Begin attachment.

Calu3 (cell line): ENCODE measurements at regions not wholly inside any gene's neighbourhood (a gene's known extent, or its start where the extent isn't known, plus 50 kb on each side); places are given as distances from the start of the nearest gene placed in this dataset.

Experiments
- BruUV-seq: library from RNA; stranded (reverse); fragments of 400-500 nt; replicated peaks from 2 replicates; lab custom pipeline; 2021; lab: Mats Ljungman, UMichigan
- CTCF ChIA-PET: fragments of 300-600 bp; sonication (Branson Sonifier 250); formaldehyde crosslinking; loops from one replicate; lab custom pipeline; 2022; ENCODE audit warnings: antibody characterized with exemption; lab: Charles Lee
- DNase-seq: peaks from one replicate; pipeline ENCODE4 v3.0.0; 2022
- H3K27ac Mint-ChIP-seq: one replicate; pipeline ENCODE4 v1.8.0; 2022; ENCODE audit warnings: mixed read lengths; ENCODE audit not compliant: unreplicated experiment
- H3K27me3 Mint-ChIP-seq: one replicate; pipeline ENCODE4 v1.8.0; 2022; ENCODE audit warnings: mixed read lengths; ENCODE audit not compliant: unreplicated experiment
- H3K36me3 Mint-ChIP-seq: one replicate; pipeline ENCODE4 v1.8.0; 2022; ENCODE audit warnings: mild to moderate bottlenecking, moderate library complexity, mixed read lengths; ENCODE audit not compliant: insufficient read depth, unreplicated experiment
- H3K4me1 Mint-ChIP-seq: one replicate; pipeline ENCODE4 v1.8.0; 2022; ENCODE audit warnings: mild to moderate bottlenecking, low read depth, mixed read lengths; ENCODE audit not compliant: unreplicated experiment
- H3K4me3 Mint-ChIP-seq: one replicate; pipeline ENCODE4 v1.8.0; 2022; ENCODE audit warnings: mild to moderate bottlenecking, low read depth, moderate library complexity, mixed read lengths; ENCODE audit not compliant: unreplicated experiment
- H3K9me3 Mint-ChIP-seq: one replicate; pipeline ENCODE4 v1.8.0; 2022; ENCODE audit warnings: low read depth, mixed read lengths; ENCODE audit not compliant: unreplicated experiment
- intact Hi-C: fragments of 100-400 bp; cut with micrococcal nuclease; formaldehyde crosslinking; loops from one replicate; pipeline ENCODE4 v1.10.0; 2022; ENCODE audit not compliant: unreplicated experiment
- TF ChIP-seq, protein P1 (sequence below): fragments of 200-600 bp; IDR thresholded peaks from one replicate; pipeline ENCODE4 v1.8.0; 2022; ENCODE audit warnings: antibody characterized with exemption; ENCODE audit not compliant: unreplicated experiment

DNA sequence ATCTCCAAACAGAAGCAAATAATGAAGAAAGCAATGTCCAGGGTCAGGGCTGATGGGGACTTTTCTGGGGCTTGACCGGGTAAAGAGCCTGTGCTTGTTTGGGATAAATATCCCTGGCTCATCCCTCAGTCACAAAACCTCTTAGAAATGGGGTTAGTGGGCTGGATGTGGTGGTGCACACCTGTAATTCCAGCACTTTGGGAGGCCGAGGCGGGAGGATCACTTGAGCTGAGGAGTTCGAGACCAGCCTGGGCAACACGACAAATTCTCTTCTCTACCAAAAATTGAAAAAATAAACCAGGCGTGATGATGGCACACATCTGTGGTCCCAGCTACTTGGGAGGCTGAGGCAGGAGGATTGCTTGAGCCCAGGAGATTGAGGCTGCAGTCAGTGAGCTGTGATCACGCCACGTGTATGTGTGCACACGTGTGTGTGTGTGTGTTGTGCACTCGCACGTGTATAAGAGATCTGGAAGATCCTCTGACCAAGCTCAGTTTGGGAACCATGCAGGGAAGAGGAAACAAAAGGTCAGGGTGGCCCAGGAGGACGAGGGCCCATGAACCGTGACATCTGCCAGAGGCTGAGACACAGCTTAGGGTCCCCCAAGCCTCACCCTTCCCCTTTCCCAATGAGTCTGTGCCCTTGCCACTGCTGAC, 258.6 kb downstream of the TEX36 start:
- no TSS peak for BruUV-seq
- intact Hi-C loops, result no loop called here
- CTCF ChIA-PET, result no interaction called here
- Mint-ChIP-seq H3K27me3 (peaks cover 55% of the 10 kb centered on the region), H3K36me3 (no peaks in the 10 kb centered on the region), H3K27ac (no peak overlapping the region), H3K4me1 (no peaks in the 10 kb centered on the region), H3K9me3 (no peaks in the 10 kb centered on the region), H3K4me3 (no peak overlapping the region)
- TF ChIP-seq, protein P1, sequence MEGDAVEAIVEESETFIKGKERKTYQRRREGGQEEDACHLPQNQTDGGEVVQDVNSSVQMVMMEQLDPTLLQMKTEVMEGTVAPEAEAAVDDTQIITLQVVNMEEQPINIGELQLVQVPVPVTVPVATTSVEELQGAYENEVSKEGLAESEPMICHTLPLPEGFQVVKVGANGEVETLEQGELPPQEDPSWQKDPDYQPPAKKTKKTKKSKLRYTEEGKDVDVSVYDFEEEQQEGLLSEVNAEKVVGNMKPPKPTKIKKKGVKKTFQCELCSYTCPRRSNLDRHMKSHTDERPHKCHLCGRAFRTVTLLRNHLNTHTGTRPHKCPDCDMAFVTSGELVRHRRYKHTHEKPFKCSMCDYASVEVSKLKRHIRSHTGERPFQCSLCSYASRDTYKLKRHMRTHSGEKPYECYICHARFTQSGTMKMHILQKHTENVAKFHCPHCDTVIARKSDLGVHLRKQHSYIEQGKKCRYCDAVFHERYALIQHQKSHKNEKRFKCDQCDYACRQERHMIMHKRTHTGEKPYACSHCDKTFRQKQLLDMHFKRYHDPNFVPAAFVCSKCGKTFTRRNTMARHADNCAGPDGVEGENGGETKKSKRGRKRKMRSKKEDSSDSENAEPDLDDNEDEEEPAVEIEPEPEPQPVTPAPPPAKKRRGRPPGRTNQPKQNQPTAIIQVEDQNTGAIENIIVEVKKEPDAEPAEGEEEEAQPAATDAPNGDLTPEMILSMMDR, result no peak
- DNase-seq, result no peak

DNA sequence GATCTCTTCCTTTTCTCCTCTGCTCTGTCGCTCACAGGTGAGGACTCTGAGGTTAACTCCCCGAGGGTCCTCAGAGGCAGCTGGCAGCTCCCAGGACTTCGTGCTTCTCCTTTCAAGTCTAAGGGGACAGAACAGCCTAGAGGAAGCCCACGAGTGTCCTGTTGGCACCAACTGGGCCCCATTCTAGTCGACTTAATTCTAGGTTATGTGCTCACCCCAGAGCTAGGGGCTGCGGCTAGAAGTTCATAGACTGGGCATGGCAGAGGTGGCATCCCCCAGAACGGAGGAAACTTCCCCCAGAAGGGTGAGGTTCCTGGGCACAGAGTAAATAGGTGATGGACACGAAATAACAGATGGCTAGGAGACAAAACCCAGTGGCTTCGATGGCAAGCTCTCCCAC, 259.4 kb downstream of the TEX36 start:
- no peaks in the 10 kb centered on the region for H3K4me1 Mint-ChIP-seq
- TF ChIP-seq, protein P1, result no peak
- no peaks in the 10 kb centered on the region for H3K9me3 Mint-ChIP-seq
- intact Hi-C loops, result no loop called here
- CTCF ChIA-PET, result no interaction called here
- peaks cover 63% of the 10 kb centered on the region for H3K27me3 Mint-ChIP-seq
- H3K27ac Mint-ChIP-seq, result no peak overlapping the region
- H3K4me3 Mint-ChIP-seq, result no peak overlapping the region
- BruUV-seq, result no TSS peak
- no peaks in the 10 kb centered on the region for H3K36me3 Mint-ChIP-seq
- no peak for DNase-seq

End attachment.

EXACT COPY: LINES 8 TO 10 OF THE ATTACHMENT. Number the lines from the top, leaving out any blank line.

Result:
- H3K36me3 Mint-ChIP-seq: one replicate; pipeline ENCODE4 v1.8.0; 2022; ENCODE audit warnings: mild to moderate bottlenecking, moderate library complexity, mixed read lengths; ENCODE audit not compliant: insufficient read depth, unreplicated experiment
- H3K4me1 Mint-ChIP-seq: one replicate; pipeline ENCODE4 v1.8.0; 2022; ENCODE audit warnings: mild to moderate bottlenecking, low read depth, mixed read lengths; ENCODE audit not compliant: unreplicated experiment
- H3K4me3 Mint-ChIP-seq: one replicate; pipeline ENCODE4 v1.8.0; 2022; ENCODE audit warnings: mild to moderate bottlenecking, low read depth, moderate library complexity, mixed read lengths; ENCODE audit not compliant: unreplicated experiment